From that point the odds seemed to move toward Chavel with a dreadful inevitability:

  9比1,8比1,抽中死签的可能性好像指向了他。

  nine to one, eight to one; they were like a pointing finger.

  剩下的人抽得越来越快,越来越随便。

  The men who were left drew more quickly and more carelessly:

  在查维尔看来,他们似乎都知道了某种秘密,知道他会抽到死签。

  they seemed to Chavel to have some inner information —to know that he was the one.

  轮到他抽签时,只剩下了3张纸,留给他的机会这么少,在他看来真是不公平。

  When his time came to draw there were only three slips left , and it appeared to Chavel a monstrous injustice that there were so few choices left for him.

  他从鞋中抽出一张,接着又认定这是同伴的意志强加给他的,一定有十字。于是他把它放回去,另抽了一张。

  He drew one out of the shoe and then feeling certain that this one had been willed on him by his companions and contained the penciled cross he threw it back and snatched another.

  “律师,你偷看了。”剩下的两个人中有一个大声说道,但另一个让他安静下来。

  “You looked, lawyer,” one of the two men exclaimed, but the other quieted him.

  “他没有偷看,他抽到的是有记号的。”

  “He didn't look. He's got the marked one now.”

  “不,不。”查维尔把纸条扔到地上,开始大叫:“我从来就没有同意,你们不能让我替别人去死。”

  “No,” Chavel said, “no.” He threw the slip upon the ground and cried, “I never consented to the draw. You can't make me die for the rest of you. . . ”

  大家惊讶地看着他,但并没有敌意。

  They watched him with astonishment but without enmity.

  他是一个出身高贵的人。人们没有用自己的标准去衡量他,因为他属于一个别人难以理解的阶层。人们甚至没有把他的行为与胆怯联系起来。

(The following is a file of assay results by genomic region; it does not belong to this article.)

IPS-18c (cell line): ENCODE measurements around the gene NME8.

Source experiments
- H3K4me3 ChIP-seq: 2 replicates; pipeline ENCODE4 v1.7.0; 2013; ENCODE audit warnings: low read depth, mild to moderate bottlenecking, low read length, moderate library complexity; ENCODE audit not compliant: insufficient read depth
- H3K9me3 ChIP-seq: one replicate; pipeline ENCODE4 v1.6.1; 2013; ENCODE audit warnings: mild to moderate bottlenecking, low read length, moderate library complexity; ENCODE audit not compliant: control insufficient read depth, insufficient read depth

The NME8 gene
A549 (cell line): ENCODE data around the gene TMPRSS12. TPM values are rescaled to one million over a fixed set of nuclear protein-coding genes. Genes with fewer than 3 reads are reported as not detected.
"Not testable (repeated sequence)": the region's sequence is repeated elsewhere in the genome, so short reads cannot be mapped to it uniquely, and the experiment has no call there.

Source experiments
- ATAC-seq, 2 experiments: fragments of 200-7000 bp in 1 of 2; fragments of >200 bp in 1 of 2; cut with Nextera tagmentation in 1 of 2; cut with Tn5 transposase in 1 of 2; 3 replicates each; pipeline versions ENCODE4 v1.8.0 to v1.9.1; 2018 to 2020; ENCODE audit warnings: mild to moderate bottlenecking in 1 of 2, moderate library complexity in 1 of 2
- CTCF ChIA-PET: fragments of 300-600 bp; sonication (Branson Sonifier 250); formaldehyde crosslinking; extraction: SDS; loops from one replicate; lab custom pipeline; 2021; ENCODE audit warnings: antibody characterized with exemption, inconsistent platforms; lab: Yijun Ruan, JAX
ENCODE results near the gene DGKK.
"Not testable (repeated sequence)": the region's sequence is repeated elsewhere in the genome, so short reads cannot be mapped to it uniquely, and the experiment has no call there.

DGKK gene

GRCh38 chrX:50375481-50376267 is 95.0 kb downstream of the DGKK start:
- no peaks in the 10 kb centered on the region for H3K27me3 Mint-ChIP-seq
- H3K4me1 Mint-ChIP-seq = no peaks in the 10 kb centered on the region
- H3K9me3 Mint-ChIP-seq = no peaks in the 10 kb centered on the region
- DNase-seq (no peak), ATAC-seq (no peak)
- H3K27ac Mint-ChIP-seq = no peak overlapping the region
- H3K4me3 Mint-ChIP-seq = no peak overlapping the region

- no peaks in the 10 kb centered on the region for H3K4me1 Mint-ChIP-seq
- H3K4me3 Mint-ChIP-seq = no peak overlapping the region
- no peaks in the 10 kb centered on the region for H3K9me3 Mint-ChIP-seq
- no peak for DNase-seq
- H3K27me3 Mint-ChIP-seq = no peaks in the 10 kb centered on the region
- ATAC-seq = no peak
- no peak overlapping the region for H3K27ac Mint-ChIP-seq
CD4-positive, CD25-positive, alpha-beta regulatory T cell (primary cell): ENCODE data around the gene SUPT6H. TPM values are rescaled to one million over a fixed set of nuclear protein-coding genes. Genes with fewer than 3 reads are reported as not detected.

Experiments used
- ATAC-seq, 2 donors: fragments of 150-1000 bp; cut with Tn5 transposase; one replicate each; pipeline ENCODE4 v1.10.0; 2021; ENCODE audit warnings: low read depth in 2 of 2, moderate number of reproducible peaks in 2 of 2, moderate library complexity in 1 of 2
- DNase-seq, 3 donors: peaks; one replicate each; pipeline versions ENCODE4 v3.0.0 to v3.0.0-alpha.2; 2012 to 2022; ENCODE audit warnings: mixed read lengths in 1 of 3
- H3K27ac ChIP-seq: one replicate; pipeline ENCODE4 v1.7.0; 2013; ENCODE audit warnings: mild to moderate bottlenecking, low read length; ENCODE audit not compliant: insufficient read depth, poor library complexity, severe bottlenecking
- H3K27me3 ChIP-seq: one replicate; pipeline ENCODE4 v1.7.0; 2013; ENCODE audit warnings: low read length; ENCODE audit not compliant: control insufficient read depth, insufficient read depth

He was a gentleman. They didn't judge him by their own standards: he belonged to an unaccountable class and they didn't at first even attach the idea of cowardice to his actions.

  “听我说,”查维尔一边哀求,一边举起那张纸条。大家既惊奇又好奇地看着他。“谁接受这张纸条,我就给他10万法郎。”

  “Listen,” Chavel implored them. He held out the slip of paper and they all watched him with compassionate curiosity. “I'll give a hundred thousand francs to anyone who'll take this.”

  他快速移动着小步地从一个人面前走到另一个人面前,朝每一个人展示那张小纸条,好像是拍卖会上的服务员。

  He took little rapid steps from one man to another, showing each man the bit of paper as if he were an attendant at an auction.

  “10万法郎。”他恳求道。人们感到震惊,同样又感到一丝怜悯:他是他们之中惟一的有钱人,这是与众不同之处。

  “A hundred thousand francs,” he implored, and they watched him with a kind of shocked pity: he was the only rich man among them and this was a unique situation.

  人们无法去比较,只能认定这就是他那个阶层的特点,这犹如一个在异国港口下船就餐的旅游者能从一个碰巧与他同桌的狡猾商人身上总结出该国的国民性格。

  They had no means of comparison and assumed that this was a characteristic of his class, just as a traveler stepping off the liner at a foreign port for luncheon sums up a nation's character forever in the wily businessman who happens to share the table with him.

本文转载链接:07年“高级英语”课文逐句翻译(9)